Doug: Yeah, and if you go on and you jump to verse 9 in that same passage, it says: "And that was the true light that gives light to every man that comes into the world." Then go to verse 14: "And the Word became flesh and dwelt among us and we beheld the glory as of the only begotten of the Father, full of grace and truth."

I went through the Gospel of John. John is definitely the most visual of the apostles. And just in the first chapter of John, there are, like, 32 references to light and sight. I mean, words like behold, light, see. "We saw Him, come and see." I mean, he's a very, very visual disciple and so when Jesus said, "I am the light of the world," and we come to Christ and we see. Now, the reason Jesus is qualified to be Rabbi Jesus is because he came from the presence of God. He is the fountainhead of all knowledge and wisdom and so who in the universe could be more qualified to teach us than Jesus who knows everything?

Jëan: The disciples said to Jesus, "Lord, show us the Father, and it suffices us," and Jesus said, "Have I been so long time with you, Philip, he who has seen Me has seen the Father." That is a--you know, when you stop and think about that for a minute, the kindness and the love and the healing and the blessings that were illustrated and displayed in the life of Jesus, that's not somehow standing in opposition to what God is like. That is what God the Father is like. He is a God of love and compassion, forgiveness. Not to say that there isn't a God of justice because we do see in the life of Christ moments where justice is displayed, in particular, the cleansing of the sanctuary, that even astounded the disciples when Jesus cleansed the sanctuary. So, yup, we see this beautiful blend of love and compassion, mercy and justice in the life of Christ.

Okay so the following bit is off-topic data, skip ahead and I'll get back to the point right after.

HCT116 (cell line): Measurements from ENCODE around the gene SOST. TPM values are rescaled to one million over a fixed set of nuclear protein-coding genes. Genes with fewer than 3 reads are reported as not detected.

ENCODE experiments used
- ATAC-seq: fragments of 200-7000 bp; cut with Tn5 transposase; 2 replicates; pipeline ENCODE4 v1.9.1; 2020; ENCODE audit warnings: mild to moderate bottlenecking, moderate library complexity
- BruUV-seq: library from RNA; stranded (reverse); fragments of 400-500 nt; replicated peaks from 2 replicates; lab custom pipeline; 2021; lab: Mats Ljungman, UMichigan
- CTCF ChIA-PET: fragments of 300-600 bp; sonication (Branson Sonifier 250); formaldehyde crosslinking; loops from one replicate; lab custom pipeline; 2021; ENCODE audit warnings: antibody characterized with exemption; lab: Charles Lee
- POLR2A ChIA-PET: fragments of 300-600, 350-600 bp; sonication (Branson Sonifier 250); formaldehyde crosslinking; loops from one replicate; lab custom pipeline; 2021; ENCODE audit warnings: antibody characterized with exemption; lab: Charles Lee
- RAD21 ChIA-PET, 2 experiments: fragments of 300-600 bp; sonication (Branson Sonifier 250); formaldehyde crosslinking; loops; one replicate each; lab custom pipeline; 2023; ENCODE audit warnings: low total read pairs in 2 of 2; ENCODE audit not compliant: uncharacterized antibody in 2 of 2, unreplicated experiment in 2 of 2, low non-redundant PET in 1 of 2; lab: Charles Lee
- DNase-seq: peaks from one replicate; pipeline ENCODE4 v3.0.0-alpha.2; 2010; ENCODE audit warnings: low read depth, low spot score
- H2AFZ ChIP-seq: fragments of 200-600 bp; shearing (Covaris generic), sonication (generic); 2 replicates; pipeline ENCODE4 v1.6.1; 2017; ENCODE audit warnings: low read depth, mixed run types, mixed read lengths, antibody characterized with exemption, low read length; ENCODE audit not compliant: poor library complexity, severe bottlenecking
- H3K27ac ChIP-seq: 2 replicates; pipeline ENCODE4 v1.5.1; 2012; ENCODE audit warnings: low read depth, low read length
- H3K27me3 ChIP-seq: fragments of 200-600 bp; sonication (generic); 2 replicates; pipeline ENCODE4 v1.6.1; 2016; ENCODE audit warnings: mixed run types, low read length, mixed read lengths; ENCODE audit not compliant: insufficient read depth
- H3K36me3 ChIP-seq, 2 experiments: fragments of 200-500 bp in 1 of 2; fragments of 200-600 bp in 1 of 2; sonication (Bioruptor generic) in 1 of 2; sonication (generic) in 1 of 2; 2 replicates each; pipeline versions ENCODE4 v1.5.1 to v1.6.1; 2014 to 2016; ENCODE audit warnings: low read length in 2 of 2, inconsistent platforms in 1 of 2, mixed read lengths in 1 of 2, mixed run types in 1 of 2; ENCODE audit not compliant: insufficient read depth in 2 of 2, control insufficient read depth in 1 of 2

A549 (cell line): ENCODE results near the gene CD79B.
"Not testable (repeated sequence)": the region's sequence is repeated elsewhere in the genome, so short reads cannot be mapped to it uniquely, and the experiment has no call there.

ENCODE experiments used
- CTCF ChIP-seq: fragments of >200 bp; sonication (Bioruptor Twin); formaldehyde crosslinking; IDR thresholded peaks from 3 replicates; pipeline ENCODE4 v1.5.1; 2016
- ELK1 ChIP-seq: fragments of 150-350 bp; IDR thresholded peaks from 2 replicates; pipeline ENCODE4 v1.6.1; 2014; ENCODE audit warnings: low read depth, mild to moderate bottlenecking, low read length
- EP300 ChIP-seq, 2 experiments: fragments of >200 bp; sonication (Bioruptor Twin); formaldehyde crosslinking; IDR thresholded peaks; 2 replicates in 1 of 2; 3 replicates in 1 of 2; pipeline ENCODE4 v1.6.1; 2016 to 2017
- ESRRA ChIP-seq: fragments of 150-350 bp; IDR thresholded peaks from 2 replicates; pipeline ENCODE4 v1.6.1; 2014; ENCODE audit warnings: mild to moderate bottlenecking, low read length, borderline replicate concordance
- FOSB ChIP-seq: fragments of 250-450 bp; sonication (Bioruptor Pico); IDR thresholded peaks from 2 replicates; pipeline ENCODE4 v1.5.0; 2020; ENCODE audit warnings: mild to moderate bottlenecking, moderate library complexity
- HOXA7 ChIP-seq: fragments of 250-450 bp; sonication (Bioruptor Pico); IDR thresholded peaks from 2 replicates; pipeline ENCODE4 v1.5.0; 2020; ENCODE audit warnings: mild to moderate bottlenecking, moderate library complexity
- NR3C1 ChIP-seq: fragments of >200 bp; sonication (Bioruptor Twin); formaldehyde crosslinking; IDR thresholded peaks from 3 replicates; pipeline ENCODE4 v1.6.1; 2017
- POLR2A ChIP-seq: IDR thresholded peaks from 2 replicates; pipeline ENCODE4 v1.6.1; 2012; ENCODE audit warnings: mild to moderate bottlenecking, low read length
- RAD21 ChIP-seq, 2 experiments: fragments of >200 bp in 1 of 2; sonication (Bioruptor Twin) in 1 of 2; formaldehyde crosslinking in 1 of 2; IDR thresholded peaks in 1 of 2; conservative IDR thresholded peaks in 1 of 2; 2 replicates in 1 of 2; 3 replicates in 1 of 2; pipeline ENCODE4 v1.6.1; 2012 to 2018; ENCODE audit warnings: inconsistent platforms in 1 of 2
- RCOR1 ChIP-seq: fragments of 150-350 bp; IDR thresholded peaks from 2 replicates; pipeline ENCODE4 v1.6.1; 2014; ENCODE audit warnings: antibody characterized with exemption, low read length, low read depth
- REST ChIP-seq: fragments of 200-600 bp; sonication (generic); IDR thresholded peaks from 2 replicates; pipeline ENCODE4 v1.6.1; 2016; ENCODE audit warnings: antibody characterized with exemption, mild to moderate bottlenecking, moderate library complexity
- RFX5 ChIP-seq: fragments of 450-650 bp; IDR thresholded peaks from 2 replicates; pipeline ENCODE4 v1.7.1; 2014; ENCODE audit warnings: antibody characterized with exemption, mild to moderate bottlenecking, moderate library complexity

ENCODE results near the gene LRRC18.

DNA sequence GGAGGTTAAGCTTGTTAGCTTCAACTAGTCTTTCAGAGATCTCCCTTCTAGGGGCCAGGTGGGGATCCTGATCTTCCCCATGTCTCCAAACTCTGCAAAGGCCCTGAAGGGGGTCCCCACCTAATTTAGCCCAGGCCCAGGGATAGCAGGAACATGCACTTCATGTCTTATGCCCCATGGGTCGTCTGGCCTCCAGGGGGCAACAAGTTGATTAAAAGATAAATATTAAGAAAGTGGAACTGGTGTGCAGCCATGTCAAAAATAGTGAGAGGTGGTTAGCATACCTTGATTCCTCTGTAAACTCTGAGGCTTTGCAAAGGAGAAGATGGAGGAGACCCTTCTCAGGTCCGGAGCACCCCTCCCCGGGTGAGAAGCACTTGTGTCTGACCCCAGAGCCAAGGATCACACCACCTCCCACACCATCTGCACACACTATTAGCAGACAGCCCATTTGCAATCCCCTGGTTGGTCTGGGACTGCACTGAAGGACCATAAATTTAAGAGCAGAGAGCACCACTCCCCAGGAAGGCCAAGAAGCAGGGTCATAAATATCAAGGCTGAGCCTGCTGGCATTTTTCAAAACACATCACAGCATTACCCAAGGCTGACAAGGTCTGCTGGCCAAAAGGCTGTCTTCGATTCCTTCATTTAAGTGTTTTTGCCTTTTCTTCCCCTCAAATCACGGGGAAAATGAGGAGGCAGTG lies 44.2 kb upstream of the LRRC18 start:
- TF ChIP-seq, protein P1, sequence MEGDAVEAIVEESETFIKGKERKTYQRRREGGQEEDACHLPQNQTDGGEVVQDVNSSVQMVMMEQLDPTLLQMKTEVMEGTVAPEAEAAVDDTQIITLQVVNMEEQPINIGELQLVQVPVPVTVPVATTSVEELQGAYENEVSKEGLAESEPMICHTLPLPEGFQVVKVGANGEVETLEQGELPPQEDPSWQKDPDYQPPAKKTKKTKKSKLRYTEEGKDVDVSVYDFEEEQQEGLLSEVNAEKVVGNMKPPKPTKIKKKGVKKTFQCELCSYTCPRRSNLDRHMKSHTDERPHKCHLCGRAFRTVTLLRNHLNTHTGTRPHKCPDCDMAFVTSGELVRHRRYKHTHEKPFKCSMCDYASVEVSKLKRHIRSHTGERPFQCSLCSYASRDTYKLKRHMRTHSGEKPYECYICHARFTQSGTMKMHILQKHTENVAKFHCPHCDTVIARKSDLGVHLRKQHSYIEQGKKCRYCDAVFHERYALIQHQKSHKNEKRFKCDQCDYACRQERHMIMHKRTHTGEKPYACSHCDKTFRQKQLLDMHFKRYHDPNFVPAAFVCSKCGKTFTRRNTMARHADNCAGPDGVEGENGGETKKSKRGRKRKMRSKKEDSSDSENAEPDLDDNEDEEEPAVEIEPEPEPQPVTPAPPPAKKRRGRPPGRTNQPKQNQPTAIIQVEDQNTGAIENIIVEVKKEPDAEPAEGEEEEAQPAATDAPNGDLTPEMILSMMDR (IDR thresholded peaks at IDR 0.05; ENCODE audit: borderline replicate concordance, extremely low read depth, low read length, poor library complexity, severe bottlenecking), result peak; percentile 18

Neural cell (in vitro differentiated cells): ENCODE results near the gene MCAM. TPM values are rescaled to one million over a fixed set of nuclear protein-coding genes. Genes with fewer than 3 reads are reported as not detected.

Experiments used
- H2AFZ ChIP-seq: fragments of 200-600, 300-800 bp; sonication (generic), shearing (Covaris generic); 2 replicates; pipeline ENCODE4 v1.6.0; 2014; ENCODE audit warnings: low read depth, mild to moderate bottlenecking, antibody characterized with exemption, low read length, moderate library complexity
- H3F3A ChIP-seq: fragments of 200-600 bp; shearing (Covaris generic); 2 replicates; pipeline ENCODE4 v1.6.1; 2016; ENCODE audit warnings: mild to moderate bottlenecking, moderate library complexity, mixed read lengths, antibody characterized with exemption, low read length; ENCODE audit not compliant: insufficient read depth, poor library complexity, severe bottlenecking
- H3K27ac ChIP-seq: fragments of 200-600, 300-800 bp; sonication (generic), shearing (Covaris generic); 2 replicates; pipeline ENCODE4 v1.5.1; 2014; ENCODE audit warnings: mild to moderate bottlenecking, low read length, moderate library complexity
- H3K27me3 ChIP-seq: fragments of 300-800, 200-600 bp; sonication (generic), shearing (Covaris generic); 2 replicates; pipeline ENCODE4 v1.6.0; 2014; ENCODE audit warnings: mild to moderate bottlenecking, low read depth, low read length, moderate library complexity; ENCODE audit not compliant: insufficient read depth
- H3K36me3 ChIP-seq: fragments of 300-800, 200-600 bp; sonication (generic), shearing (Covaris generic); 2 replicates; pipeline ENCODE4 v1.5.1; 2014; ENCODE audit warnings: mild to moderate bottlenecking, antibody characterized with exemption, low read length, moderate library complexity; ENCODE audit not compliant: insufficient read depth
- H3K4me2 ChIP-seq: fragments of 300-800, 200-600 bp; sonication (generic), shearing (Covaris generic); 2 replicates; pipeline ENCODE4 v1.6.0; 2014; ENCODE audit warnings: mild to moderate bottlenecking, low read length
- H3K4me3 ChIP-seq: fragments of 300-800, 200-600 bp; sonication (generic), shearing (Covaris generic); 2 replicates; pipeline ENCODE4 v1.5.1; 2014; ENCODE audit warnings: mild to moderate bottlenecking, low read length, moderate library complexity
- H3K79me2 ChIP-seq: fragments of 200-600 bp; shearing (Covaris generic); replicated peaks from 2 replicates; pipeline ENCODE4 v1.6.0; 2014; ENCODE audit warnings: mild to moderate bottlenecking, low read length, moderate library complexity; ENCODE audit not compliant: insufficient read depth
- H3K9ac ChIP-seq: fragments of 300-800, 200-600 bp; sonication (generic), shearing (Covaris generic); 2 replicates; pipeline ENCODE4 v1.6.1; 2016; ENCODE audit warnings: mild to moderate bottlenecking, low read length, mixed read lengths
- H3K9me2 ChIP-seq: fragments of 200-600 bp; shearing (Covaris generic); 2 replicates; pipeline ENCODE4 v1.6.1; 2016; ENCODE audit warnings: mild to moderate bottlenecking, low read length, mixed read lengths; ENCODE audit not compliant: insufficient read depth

Doug: Yeah, and so, you know, He is, of course, knowledge incarnate. He is wisdom incarnate. Matter of fact, I think we have a couple of verses. If you want, you can read 1 Corinthians 1:24, then I'll read Colossians 2, verses 2 and 3.

Jëan: It says: "But to those who are called, both Jews and Greeks, Christ the power of God and the wisdom of God," that's 1 Corinthians 1:24.

Doug: Yeah, so Christ is the wisdom of God, is--He wanted to show His wisdom in everything He said. They came back--they were supposed to rest and when the guards came back and said, "Never a man spake like this man." And, boy, I wish I could have been on earth back then and seen that. Colossians 2, verses 2 and 3: "That their hearts might be encouraged, being knit together in love, and attaining to all riches of the full assurance of understanding," and notice here, "to the knowledge of the mystery of God, both the Father, and of Christ; in whom are hidden," now, he says, God the Father, and Christ are God. "In whom are hidden all the treasures of wisdom and knowledge."

And so Jesus had in Him--I mean, you know, it's fun sometimes now when you just go to Google. I don't know how we ever lived without it. You go to Google and you type in anything and all of the wisdom of the world is at your fingertips in the flash of a, you know, of a moment, and I'm getting spoiled now. Where I used to search my Bible software, I'm finding Google, the search engine for the Bible in Google, is actually pretty good and it gives you a lot of options. But, you know, everything you might know that can be known, Christ had all of that in Him, all that wisdom. And so, He is, of course, the most qualified rabbi and teacher.

Jëan: Pastor Doug, we have a question that's coming in from Jessimi. She asks, "What is true repentance?"

Doug: You know, true repentance is a sorrow for sin, not just sorry that you're in trouble because the Pharaoh repented and then he went right back to it. He just was sorry about the judgment. Judas repented; he went and hung himself. That's not the right kind of repentance. But it's a sorrow for sin, sorry that we've hurt God, and a willingness to turn away from it. And so someone said, "You--repentance is when you perform a U-turn on the road of life and it means you turn." And so whenever the Bible says: "Repent for the kingdom of heaven is at hand," it's talking about, you know, humbling ourselves before God, confessing our sins, and then asking for his power to turn from those sins, and walking in newness of life.